14 September 2015

My beauty spot

About 4 weeks ago at one of our daily 8.30 am staff meetings, our production supervisor asked me what I’d done to myself. Seizing the moment others jumped on in pointing out that I had what looked like a very nasty and angry skin ulcer just above my right eyebrow.  I’d noticed it before and had always convinced myself it was nothing more than a mole that had merged with a sunspot to create a beauty spot.

Driving home that evening I looked at it again in the rear vision mirror. This time it was distinctly different to how I remembered it. Was it because of the fading light or perhaps the reaction of my alarmed coworkers’ earlier in the day still ringing in my ears. I pulled over and looked even closer. Raised now and cratered in the middle it had grown in size to around 1cm in diameter.

Waiting at the Doctors surgery I made a promise to myself to wear a bloody hat this coming summer when running. I might even buy a pair of sunglasses I thought to myself. Sunscreen however, now that’s something entirely different. That gluggy buildup of cream mixed with sweat running down your forehead and into your eyes isn’t one of life’s little pleasures by any stretch. And what about that sensation of overheating you always get. It’s like the sweat glands are all blocked up and scream out to be set free. “Mark Watson please”.

When your Doctor announces something is ‘interesting’ peering through a magnifier with built in torch, never assume he/she regards you as being unique, special or a world apart. The word interesting is their way of saying “holy crap this looks bad. Nurse we need backup and while you’re at it bring the gurney”. We then discussed the need for an urgent biopsy. After booking it in we talked for a while about Hugh Jackman and his recent battles with basal cell carcinoma. I don’t really remember paying or leaving the clinic. I do remember finding myself back at the car feeling spiritual all of a sudden which felt comforting. I’m getting old I thought to myself. Bugger.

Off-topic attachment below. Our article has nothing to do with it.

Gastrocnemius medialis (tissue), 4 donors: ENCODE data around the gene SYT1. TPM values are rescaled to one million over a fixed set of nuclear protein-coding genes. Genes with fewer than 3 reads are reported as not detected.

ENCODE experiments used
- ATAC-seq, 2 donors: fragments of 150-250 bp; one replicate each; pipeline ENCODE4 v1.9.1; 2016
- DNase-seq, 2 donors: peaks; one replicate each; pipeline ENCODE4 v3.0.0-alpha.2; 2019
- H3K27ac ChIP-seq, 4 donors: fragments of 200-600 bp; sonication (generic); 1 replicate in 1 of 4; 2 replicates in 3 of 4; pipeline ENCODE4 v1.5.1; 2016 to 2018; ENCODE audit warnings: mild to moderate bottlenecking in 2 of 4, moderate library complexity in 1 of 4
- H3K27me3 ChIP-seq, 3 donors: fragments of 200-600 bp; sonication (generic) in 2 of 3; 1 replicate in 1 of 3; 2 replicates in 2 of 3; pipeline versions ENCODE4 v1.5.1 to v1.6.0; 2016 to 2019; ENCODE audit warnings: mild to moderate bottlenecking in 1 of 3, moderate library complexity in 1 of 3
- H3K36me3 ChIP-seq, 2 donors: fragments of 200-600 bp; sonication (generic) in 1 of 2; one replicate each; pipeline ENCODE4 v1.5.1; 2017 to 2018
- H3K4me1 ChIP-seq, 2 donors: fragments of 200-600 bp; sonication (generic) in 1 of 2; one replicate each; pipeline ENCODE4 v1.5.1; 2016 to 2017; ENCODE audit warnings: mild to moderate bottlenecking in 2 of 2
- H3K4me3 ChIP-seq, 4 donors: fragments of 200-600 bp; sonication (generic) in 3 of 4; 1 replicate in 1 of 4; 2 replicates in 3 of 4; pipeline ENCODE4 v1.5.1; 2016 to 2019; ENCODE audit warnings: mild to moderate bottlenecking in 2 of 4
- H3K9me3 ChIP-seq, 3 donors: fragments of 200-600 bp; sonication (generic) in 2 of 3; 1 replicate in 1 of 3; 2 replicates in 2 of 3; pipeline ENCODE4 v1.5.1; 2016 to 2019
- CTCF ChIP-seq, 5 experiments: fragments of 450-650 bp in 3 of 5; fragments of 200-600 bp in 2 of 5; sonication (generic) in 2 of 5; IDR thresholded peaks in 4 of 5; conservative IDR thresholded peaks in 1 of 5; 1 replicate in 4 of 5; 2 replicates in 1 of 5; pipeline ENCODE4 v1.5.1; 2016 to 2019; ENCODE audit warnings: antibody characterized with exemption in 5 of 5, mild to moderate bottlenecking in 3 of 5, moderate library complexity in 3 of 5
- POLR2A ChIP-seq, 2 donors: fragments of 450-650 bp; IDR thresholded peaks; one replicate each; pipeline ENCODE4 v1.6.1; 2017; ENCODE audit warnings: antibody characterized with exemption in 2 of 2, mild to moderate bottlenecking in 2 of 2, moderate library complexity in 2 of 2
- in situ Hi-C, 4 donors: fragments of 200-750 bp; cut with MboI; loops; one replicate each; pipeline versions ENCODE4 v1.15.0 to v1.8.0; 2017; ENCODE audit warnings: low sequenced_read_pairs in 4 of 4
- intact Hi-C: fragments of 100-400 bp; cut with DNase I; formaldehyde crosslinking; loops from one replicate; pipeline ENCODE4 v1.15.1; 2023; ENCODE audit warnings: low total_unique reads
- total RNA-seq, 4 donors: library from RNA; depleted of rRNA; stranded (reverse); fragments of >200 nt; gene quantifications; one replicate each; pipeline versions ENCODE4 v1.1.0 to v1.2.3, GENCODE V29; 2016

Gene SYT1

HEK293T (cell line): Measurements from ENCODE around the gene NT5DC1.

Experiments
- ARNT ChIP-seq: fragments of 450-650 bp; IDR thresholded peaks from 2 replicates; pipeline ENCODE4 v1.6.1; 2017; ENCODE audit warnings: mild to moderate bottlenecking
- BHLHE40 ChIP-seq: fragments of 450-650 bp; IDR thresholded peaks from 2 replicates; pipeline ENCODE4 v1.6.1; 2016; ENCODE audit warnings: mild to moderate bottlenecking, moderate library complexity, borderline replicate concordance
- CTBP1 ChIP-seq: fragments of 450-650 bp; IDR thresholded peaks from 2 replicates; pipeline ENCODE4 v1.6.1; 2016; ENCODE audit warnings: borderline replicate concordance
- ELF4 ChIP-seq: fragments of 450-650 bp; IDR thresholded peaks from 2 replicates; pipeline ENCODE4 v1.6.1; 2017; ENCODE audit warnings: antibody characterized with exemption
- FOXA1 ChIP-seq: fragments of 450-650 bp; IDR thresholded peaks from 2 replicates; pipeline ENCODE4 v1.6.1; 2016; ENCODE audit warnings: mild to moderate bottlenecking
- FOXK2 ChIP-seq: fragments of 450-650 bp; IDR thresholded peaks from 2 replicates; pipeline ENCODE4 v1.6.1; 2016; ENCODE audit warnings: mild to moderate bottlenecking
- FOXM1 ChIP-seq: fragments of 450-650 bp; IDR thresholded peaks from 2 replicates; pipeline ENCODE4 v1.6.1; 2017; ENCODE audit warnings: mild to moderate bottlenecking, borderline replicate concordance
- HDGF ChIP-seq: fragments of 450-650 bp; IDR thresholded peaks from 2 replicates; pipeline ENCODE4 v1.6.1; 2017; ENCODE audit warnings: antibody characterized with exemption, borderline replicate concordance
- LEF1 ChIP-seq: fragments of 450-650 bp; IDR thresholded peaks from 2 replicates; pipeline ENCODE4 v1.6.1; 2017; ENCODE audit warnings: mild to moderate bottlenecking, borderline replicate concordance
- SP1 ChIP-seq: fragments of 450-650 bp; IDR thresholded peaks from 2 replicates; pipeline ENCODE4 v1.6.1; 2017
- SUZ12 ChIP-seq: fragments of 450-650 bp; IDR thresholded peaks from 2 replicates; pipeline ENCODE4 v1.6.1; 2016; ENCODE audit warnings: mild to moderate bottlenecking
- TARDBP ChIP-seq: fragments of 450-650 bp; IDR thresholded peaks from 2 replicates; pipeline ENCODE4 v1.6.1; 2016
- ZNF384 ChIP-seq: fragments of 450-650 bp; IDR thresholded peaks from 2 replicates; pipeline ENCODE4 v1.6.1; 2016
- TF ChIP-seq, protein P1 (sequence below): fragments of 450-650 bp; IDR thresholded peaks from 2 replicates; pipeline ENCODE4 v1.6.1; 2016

There aren’t too many downsides to being a runner. The risk of skin cancer however is one I’ve thought a little about in the past but never for too long until now. They say a runner’s skin becomes far more photosensitive and prone to burning over time which somehow seems all the more plausible now. A month ago I was the epitome of everything a runner should be, aerobically fit with a great core and mental toughness superior to most. I never succumbed to sickness, colds or flu. I’m a runner damn it!

Then again … are any of us truly bullet proof?

Half asleep my text alert went off. Figuring it might be the work alarm I reached over and checked with just one eye open. Tuesday 7.01 am ‘Hi Mark, the biopsy of the forehead lesion shows minor skin damage – probably needs moisturiser only. Kinds regards Dr …’

I’ll still buy that hat.


  1. Whew! That was a close one. Hey, I thought you didn't get any sun in the land of the long black cloud?
    I've had quite a few rough bits taken off my hands and one off the back of my calf (which we don't think to cover with sunscreen). Always wear a cap and these days do most of my running in the late afternoon or early morning when the sun is low. Cover up well on the bike too.

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  3. Rotorua sits 1000 feet above sea level so well out of reach of that long black cloud you spoke of. Speaking of long black clouds wreaking havoc. I’ll wager a long black decaf that those mighty ABs make it further than those nasty Wallabies over there in England where the sun certainly doesn’t shine. Yes, a hat from now on and running either side of peak sunshine hours for sure. Thanks Ewen.